Working Paper No. 80 (March 2015)
JEL Classifications: G12, G14, G19, D4

Valeria Caivano (
CONSOB, Research Department


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The huge increase of HFT activity in recent years has posed the crucial question of whether it is beneficial for financial markets to both researchers and regulators. Recent academic research has studied the impact of HFT on different measures of market quality, such as liquidity, transaction costs, market integrity and efficiency, though the results are sometimes non conclusive. This study focuses on the impact of HFT on stock price volatility over the period 2011-2013 for a sample of 35 blue chips traded on Borsa Italiana. High frequency traders (HFTrs) are identified according to two methods. The first one, based on public information on the trading strategies of market participants, led us to identify 14 traders (so called "pure" HFT firms). The second one includes the main investment banks active in the European markets, since they carry out some proprietary trading which could take the form of HFT (as stemming from the evidence reported in ESMA, 2014). These approaches allow the identification of a lower and upper bound for the actual share of HFT on total trading volume. Potential endogeneity of HFT is controlled through an instrumental variable approach, using as an instrument the introduction of a new trading platform that eased the HFT activity by decreasing the latency. Results show that an exogenous increase of HFT activity causes a statistically and economically significant increase in volatility. In details, an increase by one standard deviation of HFT activity carried out by "pure" HFT firms raises volatility by an amount between 0.5 and 0.8 standard deviations. This means that, if HFT activity increases by 10 percentage points the annualized intraday volatility increases by an amount between 4 and 6 percentage points depending on the specification used. If we also take into account the activity carried out by investment banks the impact of an increase by 10 percentage points of HFT activity leads to an increase of annualized volatility by an amount between 3 and 5 percentage points. This paper adds to the existing literature by providing new empirical evidence from the Italian market. Furthermore, it contributes to the policy debate, which had recently led the European regulators to introduce new rules aimed at mitigating possible negative effects of HFT.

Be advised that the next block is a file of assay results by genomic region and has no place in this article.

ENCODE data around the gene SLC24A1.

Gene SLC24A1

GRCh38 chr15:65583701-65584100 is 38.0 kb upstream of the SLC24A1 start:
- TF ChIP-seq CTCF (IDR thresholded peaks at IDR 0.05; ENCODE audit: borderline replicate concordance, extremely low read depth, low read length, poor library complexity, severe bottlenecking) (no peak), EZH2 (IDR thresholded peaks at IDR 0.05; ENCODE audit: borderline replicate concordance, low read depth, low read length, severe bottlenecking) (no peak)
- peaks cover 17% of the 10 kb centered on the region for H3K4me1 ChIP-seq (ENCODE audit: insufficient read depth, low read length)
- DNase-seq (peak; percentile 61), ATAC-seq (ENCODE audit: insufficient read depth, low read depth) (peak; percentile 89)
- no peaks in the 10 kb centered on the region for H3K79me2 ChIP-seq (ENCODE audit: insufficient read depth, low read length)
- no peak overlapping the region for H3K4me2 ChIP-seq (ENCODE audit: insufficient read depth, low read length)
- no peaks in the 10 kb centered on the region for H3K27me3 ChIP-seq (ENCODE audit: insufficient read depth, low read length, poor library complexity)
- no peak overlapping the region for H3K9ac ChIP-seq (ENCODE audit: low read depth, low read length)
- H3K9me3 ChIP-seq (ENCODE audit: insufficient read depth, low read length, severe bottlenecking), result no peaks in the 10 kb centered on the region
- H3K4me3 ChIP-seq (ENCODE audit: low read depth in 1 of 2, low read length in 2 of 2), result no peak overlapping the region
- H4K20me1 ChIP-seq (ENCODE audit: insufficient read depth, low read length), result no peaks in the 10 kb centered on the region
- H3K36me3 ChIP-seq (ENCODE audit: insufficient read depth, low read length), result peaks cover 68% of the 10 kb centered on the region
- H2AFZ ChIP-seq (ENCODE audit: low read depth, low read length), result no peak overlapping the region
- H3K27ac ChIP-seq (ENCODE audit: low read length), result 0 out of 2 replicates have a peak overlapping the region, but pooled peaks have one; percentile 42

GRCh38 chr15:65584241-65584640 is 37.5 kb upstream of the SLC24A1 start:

The author thanks Francesco Scalese for very helpful contribution on the construction of the database used in this study. Of course, the author is the only responsible for errors and imprecisions. The opinions expressed here are those of the author and do not necessarily reflect those of Consob.

ISSN 2281-3519